Fringe 2015: ‘glass movement’ by Glass Routes

Creation and destruction

I kicked off my Fringe Festival experience with glass movement by Glass Routes, a roving glassmaking show. The glass studio on wheels promised a physical creation, unlike many of the other shows I anticipate seeing. The festival program description also refers to “destruction, breaking conventional ideas and glass.” Since I grew up in Corning, New York, a small town with a long history of glassmaking, I am quite familiar with the process and the product. This festival performance intrigued me: Would it be that different from the work I have seen over the years in my hometown?

Glass Routes is taking it to the streets. (photos by Neil Bardhan)

The Glass Routes crew parked their fire truck, converted by Chester County glass artist Kalen Erion into a mobile studio, in a lot off Elfreth's Alley. Seating for a dozen viewers faces the working area at a safe distance. The “stage” includes a table with an array of blown mugs, pitchers, and cups, all presumably the work of Glass Routes. A line of balloon-animal-like glass sculptures sits atop the truck. The driver’s-side paneling of the truck reveals a “glory hole” (as glassmakers call it), the opening to an active furnace, which in this case is attached to a forced air apparatus that provides the heated space required to keep the glass pliable. Two tables for working the glass stand near the glory hole, each at a different height. A case of sand resembling a fish tank contains shards of previous pieces, all a beautiful blue.

The Fringe catalog had promised a “live music accompaniment.” Instead, an iPod connected to speakers played Americana that felt neither old nor new. I had hoped that the glassblowing would be choreographed somehow with the music, or that the musicians might be inspired by the creation of the glasswork. Perhaps this varies by day. The music added a little extra to the atmosphere, though a live group would have contributed more.

No set structure

Maggie Gallen, a member of Glass Routes along with Kalen Erion and Justin Erion, narrated the activity and answered audience questions. Shortly after the official start time of the performance, I realized that there was no set structure to the “piece”; instead, it is an ongoing demonstration of the truck’s and the artists’ capacity. Two other unnamed Philadelphia-based glassblowers participated, bringing the crew count to five. Maggie explained that the group used air cooling rather than the usual computerized annealing kilns: Since the pieces are created to be destroyed immediately, there’s no need to use the more sophisticated finishing technique.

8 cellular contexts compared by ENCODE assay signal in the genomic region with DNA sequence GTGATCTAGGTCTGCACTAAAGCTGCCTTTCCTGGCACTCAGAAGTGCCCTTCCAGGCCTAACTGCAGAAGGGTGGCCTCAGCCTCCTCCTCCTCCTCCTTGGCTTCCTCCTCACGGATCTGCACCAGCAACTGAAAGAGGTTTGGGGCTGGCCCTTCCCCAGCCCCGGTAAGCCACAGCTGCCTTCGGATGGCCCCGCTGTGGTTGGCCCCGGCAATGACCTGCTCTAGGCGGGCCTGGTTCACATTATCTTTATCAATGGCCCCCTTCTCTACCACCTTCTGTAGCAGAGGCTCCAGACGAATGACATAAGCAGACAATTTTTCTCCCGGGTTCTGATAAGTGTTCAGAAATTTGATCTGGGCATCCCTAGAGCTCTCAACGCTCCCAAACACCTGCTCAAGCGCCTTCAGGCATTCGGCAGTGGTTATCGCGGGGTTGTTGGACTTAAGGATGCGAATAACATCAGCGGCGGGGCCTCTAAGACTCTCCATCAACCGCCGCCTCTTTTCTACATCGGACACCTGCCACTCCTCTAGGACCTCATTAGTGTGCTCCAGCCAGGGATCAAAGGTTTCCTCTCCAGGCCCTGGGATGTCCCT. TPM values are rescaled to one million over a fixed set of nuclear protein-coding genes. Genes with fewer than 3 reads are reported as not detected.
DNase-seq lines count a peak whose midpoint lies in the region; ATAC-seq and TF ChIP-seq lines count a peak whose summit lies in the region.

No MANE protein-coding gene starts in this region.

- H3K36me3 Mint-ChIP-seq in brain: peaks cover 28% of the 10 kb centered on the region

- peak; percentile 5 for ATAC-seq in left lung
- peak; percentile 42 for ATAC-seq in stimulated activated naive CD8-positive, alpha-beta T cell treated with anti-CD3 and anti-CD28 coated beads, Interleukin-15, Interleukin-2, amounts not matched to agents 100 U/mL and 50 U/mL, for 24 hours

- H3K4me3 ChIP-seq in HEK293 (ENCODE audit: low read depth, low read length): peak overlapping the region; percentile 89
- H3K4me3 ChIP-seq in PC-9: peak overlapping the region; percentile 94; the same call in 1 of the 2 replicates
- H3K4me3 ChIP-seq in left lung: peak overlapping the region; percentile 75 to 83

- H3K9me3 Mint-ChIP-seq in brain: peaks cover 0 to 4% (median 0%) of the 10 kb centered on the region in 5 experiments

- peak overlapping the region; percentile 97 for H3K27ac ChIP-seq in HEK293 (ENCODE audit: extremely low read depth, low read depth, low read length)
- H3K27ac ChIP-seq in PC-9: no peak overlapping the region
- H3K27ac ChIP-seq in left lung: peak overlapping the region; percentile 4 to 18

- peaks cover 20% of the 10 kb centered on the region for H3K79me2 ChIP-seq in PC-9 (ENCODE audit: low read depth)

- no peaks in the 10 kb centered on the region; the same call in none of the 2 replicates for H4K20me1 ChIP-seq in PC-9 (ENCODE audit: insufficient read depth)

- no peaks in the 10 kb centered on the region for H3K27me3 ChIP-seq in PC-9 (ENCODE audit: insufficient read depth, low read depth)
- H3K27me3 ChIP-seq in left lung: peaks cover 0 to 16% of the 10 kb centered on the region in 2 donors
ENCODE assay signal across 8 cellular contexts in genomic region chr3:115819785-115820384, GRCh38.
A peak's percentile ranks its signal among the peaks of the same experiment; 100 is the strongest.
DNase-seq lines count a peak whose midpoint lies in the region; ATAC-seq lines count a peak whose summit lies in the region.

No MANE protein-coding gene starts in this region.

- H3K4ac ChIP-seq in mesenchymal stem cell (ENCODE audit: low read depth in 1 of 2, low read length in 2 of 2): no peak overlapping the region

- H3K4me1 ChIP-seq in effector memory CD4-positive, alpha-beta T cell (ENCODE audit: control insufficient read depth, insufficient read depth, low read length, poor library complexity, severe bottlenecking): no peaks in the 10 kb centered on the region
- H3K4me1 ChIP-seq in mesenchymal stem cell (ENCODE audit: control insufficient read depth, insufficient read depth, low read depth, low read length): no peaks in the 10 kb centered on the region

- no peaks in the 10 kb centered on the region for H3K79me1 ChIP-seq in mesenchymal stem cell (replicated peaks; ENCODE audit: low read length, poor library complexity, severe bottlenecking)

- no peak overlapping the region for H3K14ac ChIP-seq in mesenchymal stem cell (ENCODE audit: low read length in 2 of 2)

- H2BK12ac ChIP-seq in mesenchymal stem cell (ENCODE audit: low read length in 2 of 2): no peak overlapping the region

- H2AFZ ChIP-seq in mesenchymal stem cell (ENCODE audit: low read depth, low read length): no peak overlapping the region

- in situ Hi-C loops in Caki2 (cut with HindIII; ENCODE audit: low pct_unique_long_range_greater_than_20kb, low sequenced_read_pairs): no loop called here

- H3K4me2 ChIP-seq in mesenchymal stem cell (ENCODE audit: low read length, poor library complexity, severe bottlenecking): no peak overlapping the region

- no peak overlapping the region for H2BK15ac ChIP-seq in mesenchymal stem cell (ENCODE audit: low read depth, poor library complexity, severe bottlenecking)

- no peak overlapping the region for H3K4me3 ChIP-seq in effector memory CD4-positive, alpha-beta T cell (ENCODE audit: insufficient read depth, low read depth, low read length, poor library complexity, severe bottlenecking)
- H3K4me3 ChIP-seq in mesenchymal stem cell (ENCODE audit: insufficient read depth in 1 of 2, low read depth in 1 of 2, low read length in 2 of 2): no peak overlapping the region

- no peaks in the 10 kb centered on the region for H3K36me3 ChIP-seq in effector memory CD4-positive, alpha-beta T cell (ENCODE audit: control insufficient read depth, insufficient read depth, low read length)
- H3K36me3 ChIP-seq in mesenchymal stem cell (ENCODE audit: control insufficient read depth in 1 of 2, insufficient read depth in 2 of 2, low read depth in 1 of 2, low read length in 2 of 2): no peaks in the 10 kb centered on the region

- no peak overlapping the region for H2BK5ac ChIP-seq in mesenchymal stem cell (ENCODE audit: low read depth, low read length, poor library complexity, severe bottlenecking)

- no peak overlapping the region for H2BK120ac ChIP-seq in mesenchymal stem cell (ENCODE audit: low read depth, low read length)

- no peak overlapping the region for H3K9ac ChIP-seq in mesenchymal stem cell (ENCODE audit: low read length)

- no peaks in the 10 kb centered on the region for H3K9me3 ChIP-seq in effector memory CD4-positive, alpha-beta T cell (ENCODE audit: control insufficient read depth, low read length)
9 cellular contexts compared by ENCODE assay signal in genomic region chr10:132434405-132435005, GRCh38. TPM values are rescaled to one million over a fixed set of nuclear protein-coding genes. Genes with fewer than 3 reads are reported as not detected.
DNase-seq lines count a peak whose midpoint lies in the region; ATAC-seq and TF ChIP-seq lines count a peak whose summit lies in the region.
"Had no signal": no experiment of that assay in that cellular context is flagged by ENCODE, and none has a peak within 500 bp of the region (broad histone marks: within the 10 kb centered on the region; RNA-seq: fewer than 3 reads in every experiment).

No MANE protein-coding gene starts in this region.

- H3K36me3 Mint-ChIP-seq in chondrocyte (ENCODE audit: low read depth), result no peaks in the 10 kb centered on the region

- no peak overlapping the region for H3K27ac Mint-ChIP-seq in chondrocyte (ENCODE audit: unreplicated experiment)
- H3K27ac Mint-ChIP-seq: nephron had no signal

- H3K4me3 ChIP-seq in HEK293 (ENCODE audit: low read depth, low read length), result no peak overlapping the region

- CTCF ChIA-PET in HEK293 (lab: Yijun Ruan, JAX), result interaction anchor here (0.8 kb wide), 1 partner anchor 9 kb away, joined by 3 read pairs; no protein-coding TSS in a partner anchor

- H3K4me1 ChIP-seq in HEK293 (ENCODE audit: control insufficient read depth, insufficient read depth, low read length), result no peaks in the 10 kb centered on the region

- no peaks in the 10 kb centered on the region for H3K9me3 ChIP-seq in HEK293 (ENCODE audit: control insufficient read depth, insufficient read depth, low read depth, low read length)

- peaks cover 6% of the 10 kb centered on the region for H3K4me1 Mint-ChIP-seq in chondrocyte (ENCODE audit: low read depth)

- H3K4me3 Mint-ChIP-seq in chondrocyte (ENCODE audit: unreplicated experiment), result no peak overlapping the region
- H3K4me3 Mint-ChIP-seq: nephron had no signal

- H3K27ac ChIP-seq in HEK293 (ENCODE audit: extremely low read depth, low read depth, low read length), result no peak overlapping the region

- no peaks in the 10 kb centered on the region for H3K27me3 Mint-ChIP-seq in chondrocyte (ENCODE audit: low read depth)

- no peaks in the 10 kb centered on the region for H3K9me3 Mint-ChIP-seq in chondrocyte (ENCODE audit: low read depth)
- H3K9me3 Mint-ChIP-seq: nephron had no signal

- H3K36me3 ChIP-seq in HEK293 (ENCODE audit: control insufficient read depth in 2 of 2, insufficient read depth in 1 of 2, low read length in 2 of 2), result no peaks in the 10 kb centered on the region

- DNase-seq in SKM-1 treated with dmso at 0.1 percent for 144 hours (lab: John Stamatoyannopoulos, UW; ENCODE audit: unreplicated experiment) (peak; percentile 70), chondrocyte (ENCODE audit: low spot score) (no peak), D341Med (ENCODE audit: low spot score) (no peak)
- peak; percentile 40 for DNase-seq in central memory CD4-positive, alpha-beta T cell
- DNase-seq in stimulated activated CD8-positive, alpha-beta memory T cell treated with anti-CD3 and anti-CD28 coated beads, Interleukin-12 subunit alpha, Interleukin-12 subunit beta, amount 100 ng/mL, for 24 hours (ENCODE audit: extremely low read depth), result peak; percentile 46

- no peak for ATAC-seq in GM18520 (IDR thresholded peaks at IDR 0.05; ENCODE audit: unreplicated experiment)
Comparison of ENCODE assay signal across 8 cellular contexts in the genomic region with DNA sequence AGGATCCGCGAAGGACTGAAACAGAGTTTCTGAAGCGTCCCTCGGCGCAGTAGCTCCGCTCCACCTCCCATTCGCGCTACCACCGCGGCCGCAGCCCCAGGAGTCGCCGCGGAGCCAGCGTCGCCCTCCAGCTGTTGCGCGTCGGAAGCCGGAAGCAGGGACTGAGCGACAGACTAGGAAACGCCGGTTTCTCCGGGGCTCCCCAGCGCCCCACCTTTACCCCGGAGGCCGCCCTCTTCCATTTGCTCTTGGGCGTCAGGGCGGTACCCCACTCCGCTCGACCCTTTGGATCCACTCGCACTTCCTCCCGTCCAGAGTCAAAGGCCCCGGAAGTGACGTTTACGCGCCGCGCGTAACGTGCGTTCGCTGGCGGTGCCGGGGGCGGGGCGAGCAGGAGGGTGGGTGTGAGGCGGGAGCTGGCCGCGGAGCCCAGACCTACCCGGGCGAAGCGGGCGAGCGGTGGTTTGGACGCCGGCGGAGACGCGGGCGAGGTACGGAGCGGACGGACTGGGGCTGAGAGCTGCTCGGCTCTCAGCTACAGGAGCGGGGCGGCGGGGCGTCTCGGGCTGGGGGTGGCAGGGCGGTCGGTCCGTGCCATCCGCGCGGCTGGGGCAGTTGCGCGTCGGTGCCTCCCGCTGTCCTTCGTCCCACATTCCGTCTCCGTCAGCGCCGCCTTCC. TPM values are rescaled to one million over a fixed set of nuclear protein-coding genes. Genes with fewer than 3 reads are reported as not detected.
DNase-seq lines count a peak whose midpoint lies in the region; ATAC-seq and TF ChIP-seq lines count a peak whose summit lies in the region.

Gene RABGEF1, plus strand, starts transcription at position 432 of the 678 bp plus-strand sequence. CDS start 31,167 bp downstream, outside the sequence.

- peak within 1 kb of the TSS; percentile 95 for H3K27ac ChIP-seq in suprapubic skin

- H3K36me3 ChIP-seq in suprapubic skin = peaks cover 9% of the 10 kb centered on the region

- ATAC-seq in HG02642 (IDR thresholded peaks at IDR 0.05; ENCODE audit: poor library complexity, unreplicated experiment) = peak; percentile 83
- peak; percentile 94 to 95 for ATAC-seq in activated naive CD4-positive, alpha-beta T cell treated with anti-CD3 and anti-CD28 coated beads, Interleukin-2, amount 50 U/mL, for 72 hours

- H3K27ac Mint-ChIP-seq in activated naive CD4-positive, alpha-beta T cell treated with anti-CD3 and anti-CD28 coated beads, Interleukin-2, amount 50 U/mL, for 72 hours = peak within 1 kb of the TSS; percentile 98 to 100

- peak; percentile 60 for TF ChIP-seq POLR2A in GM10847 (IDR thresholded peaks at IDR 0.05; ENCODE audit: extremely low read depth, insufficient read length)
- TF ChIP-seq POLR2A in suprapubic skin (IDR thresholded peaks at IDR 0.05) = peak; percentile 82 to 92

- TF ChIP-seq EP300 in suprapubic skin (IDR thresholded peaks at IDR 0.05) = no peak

I watched the crew make two pieces, each of which took about a half hour. The first glassblower, who was never introduced by name, created a mug, including a handle, with assistance for drizzling on decorative elements. As Maggie described the work, she noted that consumers often view glass as a product. The Glass Routes show brings the process itself out of the studio, with the ensemble work of the glassblower and his or her assistant constituting an improvised performance. The pair make decisions and respond to the unique atmospheric conditions, which affect the glass; the size of the gathered blob of glass being worked; and the action of the glory hole cover, which is heavy enough to swing closed unpredictably. The second piece was a handkerchief vase. Kalen himself acted as gaffer (the chief glassblower) for this creation, coiling hot glass tightly, which reminded a vocal audience member of clay, a medium in which she said she works. 

Ending with a bang

The finale of each movement of the show is the destruction of the newly made glass, which is shattered into the sand-filled case. At least one viewer sitting near me loudly expressed discomfort with this aspect, despite the festival guide description's explicit mention of “destruction” taped into his notebook. This was certainly the most salient part of the show for me. The other viewers seemed unable to detach from the glass as a product or a piece of art in its own right.

I presume the artists anticipated this mismatch between the show’s reality and the audience’s expectations of how glass art should be treated: as items to be kept for posterity, whether in use or for preservation's sake. The process on display, meant to be celebrated and examined as a performance itself, ended up taking a backseat for these viewers, comfortable in their traditional paradigm that all physically created art pieces must endure the creation process.

Our readers respond

Ann C. Davidson

of Philadelphia, PA on September 12, 2015

Anyone who is familiar with the Corning Glass Works, as Neil Bardhan is, would understand his point of view. I remember touring the Steuben Glass Works factory years ago (closed, alas, in 2011, but since revived by the Corning Museum of Glass); the tour took visitors through the entire process of making the exquisite crystal objects for which Corning and Steuben were world-famous, from a hot, molten ball at the end of a glassblower's pipe to the finished product, which was placed on a conveyor belt. The belt moved the objects into the inspection room, where the tour ended. We tourists watched in horror as crystal object after crystal object, so carefully and laboriously created, was picked up from the conveyor belt, inspected for what seemed like only a few seconds, then ruthlessly smashed into a barrel by the inspector's table. As each piece was shattered, we visibly winced at the sound. It was a stern object lesson in the pursuit of perfection, and its costs.

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